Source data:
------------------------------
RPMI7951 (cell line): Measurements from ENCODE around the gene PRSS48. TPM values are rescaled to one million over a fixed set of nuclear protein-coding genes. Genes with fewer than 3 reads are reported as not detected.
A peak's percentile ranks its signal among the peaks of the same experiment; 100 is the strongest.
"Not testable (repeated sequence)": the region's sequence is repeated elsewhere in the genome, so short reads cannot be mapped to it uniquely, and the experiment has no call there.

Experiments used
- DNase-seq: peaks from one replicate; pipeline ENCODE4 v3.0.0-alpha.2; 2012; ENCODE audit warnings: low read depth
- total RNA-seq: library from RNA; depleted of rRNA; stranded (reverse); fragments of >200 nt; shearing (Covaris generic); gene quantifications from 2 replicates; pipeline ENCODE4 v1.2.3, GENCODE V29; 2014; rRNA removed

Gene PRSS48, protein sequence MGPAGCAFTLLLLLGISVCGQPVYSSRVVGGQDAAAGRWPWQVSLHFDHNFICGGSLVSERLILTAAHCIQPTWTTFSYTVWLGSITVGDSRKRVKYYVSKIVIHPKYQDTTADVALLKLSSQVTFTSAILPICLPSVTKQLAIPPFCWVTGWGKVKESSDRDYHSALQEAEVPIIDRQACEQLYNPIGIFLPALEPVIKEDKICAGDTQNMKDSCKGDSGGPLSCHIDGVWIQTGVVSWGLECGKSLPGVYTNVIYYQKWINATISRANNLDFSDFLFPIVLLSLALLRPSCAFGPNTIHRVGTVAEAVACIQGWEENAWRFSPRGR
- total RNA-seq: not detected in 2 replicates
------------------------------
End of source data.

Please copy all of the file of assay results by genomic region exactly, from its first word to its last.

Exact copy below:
RPMI7951 (cell line): Measurements from ENCODE around the gene PRSS48. TPM values are rescaled to one million over a fixed set of nuclear protein-coding genes. Genes with fewer than 3 reads are reported as not detected.
A peak's percentile ranks its signal among the peaks of the same experiment; 100 is the strongest.
"Not testable (repeated sequence)": the region's sequence is repeated elsewhere in the genome, so short reads cannot be mapped to it uniquely, and the experiment has no call there.

Experiments used
- DNase-seq: peaks from one replicate; pipeline ENCODE4 v3.0.0-alpha.2; 2012; ENCODE audit warnings: low read depth
- total RNA-seq: library from RNA; depleted of rRNA; stranded (reverse); fragments of >200 nt; shearing (Covaris generic); gene quantifications from 2 replicates; pipeline ENCODE4 v1.2.3, GENCODE V29; 2014; rRNA removed

Gene PRSS48, protein sequence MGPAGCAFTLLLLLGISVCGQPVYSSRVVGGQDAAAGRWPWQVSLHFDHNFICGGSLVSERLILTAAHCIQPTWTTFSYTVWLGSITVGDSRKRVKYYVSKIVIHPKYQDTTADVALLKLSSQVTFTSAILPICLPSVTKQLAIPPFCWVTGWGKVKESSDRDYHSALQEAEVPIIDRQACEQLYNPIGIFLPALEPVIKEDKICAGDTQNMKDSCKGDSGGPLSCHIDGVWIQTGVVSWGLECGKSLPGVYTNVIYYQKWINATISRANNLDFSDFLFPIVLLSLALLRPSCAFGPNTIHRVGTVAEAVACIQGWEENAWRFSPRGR
- total RNA-seq: not detected in 2 replicates